From the perspective of a prospective employee, what is the difference between being onsite with another firm (from your parent organization) and a contract position for that firm?

For instance there's a company 'A' that recruits an employee and offers to send them on-site to a company 'B'(that is relatively of higher reputation than 'A'), is that equivalent to a contract position employment? How would either reflect on the employee in terms of career prospects?

  • 1
    It's not really clear what you're asking. Do you want to know the legal differences, how it will be seen from the point of view of company 'B', what to put on a resume later on? Please do expand on the question you have a bit, as this might get closed other wise.
    – CMW
    Jan 16, 2014 at 17:51
  • Please find the re edits. I hope I make more sense now. Jan 16, 2014 at 17:57
  • Thanks for clarifying. Please correct me if I'm wrong, but this appears to be about the legal rules involved which unfortunately we're not able to help you with.
    – CMW
    Jan 16, 2014 at 18:01
  • I wouldnt know if there is some definition difference in industrial parlance between the usage of these 2 terms "on-site" and "contract". Well if one calls that legal rule then may be. Jan 16, 2014 at 18:04
  • At least here in germany, this is commonly used to differenciate between being employed at company 'A' which lends you to company 'B' to do work there and being self-employed, contracting for company 'B'. You'll be doing the same work, but all legal as well as contractual aspects differ.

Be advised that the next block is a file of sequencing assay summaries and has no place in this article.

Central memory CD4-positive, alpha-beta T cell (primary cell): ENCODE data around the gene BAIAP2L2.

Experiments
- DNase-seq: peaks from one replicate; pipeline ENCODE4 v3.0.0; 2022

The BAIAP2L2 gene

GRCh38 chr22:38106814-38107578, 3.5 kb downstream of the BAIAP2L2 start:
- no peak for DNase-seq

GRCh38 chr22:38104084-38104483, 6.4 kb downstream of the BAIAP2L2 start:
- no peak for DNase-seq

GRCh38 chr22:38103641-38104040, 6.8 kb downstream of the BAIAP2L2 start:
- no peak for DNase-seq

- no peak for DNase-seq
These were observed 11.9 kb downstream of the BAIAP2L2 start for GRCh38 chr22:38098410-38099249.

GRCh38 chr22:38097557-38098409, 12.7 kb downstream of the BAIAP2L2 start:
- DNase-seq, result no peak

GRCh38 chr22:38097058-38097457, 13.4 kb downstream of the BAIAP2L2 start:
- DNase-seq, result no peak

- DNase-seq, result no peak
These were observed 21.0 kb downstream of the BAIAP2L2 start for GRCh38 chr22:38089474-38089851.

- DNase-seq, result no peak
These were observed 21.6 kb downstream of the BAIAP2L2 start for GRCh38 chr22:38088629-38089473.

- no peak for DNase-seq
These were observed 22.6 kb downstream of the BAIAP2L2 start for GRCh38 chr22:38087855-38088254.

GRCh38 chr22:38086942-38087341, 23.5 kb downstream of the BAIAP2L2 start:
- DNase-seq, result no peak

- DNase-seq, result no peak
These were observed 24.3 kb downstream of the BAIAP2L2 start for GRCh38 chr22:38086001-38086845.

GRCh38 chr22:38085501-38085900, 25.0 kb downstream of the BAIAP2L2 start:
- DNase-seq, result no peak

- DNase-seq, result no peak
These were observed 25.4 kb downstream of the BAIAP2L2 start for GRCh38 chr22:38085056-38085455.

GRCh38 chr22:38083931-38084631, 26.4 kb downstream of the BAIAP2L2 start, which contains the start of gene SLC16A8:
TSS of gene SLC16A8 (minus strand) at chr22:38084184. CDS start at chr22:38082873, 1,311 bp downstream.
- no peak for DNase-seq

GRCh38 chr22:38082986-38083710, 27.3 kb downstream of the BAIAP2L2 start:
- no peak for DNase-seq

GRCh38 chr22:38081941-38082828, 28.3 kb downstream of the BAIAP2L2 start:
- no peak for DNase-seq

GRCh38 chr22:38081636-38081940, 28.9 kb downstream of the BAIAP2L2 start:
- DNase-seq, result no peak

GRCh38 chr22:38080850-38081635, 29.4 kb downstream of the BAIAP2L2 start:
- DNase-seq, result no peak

– CMW
    Jan 16, 2014 at 18:08

1 Answer 1


I have been in this situation a few times.

If company (A) sends you to company (B), the following things may occur:

  1. You may receive a cheque directly from Company A
  2. Company B may not know how well you are compensated
  3. Only very rarely, your placement at that company may be confidential

Unless your placement is secret, you can totally list on your resume, or your LinkedIn, that you worked at whichever of the companies you wish. You can even list both, since you did technically work for both.

For example, Company A, RecruitoCo, hires you, and sends you immediately to work at respected developer DevTech.

You get a cheque from RecruitCo, but on a day-to-day basis you work for people at DevTech. So who do you say you work for? Barring any contractual provisions, you can identify as working for either. Whatever suits you best.

Legally, you are bound by any covenants of secrecy that are within your contract, so I'd advise you to look at it, if any particular detail concerns you.

Source: Worked this way since 2013.

  • Precisely matches my circumstance. Thanks for sharing. Jan 18, 2014 at 10:11

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